According to DI Keane, greater collaboration is needed between Scotland’s businesses and law enforcement community to effectively tackle the ever-changing threat.
Data breaches are continuing to plague public and private sectors. An audit of cyber-theft in 2016 published by Financial Fraud Action UK found that card companies across the UK were only able to save £6 out of every £10 of attempted fraud.
Whilst this is a decrease from losses in 2015, DI Keane warned that cyber-threats are growing in severity and complexity.
“What I’ve seen in the last 6 years, and certainly in the last 6-8 months, is the growing sophistication of attacks.”
As the “usual suspects” of malware and phishing become more intelligent, few large organisations, let alone smaller firms, are suitably equipped to defend themselves.
Last year the Scottish Business Resilience Centre reported that 25% of internet users in Scotland had only a limited understanding of the threats they face online.
DI Keane said that recognising this was a step forward, but that companies and businesses are failing to follow-up and actively address the problem.
He cited the under-reporting of cyber-breaches as an obstacle that is preventing the authorities from assessing the true extent of cyber threats to the business community and, by extension, the wider public.
DI Eamonn Keane speaking at Scot-Secure 2017
“We really don’t know the scale of the problem of cyber-crime in Scotland and the UK. We’re making strides in regards to cyber-markers and such like, but we need to get a better picture of what’s happening and what’s hitting our infrastructures.”
If authorities and law enforcement are not given sufficient information to see the complete picture, then they are less able to combat the threat effectively.
This link between awareness and response also poses an issue for consumers. In spite of the rising profile of the cybercrime threat, the SBRC reports that 84% of internet users in Scotland believed that they had not been targeted by cyber-crime in 2016. In fact 69% had been targeted, which highlights a clear disparity between perception and reality.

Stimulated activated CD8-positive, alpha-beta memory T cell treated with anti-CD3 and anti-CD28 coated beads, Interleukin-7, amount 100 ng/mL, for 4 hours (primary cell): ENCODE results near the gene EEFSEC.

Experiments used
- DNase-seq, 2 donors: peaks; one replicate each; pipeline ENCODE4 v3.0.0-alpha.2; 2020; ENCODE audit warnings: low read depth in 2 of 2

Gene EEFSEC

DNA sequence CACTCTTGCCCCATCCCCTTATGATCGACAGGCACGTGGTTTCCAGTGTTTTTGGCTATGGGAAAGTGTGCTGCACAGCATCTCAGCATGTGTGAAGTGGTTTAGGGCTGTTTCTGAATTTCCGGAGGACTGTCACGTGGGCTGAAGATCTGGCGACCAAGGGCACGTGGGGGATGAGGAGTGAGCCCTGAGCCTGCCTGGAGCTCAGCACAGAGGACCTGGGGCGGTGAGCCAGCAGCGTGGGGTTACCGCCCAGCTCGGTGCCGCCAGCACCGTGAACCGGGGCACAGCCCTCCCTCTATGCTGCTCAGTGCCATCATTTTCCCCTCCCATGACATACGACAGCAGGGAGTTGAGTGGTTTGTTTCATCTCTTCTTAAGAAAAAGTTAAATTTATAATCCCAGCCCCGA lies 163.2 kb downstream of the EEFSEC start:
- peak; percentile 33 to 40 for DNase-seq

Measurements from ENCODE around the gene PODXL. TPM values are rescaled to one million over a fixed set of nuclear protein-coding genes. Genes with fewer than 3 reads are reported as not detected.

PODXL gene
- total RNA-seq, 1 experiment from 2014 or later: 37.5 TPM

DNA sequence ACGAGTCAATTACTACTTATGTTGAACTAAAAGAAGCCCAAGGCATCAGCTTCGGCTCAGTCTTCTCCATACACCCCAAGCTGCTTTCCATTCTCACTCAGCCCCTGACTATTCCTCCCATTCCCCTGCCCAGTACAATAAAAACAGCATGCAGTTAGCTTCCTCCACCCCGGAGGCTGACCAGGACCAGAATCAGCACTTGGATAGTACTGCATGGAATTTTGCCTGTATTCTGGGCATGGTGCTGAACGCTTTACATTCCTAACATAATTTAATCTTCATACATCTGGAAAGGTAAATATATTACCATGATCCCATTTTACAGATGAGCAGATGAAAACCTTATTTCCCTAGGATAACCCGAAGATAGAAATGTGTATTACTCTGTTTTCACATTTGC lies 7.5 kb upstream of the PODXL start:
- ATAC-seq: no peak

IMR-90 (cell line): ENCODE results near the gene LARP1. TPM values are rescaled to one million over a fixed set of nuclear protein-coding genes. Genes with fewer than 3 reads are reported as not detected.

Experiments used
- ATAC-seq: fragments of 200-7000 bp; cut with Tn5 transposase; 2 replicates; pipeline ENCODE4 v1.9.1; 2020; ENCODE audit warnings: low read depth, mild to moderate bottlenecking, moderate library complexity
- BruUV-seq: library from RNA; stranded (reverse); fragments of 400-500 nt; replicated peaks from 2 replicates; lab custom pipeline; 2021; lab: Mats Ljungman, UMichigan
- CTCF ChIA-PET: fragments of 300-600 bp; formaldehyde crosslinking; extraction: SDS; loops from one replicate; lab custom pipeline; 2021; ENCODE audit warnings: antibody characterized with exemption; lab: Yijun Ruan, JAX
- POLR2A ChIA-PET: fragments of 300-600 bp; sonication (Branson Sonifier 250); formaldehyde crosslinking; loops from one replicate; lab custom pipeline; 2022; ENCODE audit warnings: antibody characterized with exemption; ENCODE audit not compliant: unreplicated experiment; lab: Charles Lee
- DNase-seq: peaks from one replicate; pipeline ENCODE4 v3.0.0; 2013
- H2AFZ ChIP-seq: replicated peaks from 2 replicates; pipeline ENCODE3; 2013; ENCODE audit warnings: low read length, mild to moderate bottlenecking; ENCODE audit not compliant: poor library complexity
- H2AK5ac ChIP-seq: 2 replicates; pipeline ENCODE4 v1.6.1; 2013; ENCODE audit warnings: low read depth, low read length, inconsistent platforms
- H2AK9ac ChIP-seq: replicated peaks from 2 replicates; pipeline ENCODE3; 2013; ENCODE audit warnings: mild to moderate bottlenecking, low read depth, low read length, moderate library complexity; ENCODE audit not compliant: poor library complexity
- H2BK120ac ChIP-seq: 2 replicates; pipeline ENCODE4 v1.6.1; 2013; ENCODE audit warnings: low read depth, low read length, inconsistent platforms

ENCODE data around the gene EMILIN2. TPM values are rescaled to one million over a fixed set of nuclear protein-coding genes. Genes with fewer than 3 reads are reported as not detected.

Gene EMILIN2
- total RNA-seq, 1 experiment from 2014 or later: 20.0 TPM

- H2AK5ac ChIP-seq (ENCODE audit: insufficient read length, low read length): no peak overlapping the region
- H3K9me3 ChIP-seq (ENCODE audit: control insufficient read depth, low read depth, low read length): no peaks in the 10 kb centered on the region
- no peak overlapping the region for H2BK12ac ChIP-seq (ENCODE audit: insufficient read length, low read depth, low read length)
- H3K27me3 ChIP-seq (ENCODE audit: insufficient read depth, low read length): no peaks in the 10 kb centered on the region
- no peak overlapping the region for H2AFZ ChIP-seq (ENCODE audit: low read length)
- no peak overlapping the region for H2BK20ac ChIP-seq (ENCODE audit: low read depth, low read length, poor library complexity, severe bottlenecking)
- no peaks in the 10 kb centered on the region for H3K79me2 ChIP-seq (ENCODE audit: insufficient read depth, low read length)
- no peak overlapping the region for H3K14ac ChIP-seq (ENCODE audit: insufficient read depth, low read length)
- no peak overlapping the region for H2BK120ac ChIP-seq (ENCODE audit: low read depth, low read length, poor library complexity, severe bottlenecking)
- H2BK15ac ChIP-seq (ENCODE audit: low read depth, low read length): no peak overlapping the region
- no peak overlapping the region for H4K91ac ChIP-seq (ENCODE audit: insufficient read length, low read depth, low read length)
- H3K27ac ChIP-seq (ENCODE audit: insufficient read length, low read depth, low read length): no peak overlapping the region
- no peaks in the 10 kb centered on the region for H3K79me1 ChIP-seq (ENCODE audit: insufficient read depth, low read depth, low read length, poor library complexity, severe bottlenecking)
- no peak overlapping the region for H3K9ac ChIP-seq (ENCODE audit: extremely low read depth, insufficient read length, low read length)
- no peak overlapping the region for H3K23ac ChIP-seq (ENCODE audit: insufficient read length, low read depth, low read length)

The SBRC also found that 57% of victims of cyber-crime felt that the matter was too trivial to report. A further 57% believed that there was nothing that could be done.
But DI Keane believes that it is necessary for Scottish businesses to report cyber-breaches to the authorities. He notes that the police continuously share information between departments – but lack knowledge of the wider threats.
“We have something like 342,000 SMEs (small and medium enterprises) within Scotland. And when you’re not in the business of security and you’re in the businesses of kilt-making or tourism or whatever it is – that’s where the vulnerability is.”
“We need to get a lot more organised in regards to taking [malicious] activity out of the infrastructure. And that’s where I appeal to industry and academia – law enforcement cannot do this on their own.”
We cannot legislate for what we don’t know
“We cannot legislate for what we don’t know. I would encourage you, even if it’s only for information purposes – please engage with us.”
DI Keane believes that by working and communicating openly when a breach occurs, authorities can better prepare cases and future-defences.
One of the ways that this could be achieved is by nurturing Scotland’s digital talent. The Cyber-Security Division of Police Scotland has liaised with all 15 of Scotland’s universities, including Napier University’s Cyber Academy on a number of interactive projects. These events also include hosting a hackathon at the University of Glasgow.
For those already in a profession, the Cyber Essentials scheme has been developed by the Scottish Government to advise organisations on how to mitigate the chances of a breach. The programme’s hygiene methods include a 3-point-plan where companies self-assess their systems and are tested independently.
collaborative communities already exist, but are not given enough coverage.
DI Keane also noted that collaborative communities already exist, but are not given enough coverage. The Cyber-security Information Sharing Partnership (CiSP) is one such community, where members can exchange information on cyber-threats that they have experienced, furthering R&D.
DI Keane referred to Operation Avalanche as an example of what open discussions can achieve. Last December malware and money mule network Avalanche was dismantled after a 4 year investigation by Europol. Over 30 countries shared information, leading to 5 arrests and the closure of over 800,000 domains.
But DI Keane conceded that these success stories can only be born from collaboration. The police need a good picture of the landscape before effective countermeasures can be developed.
DI Keane said: “The building blocks of the internet are ever-more vulnerable, the engineering behind the internet is ever-more vulnerable.
“Counter-intelligence is very important, and if that is available to you free of charge, why not use it?”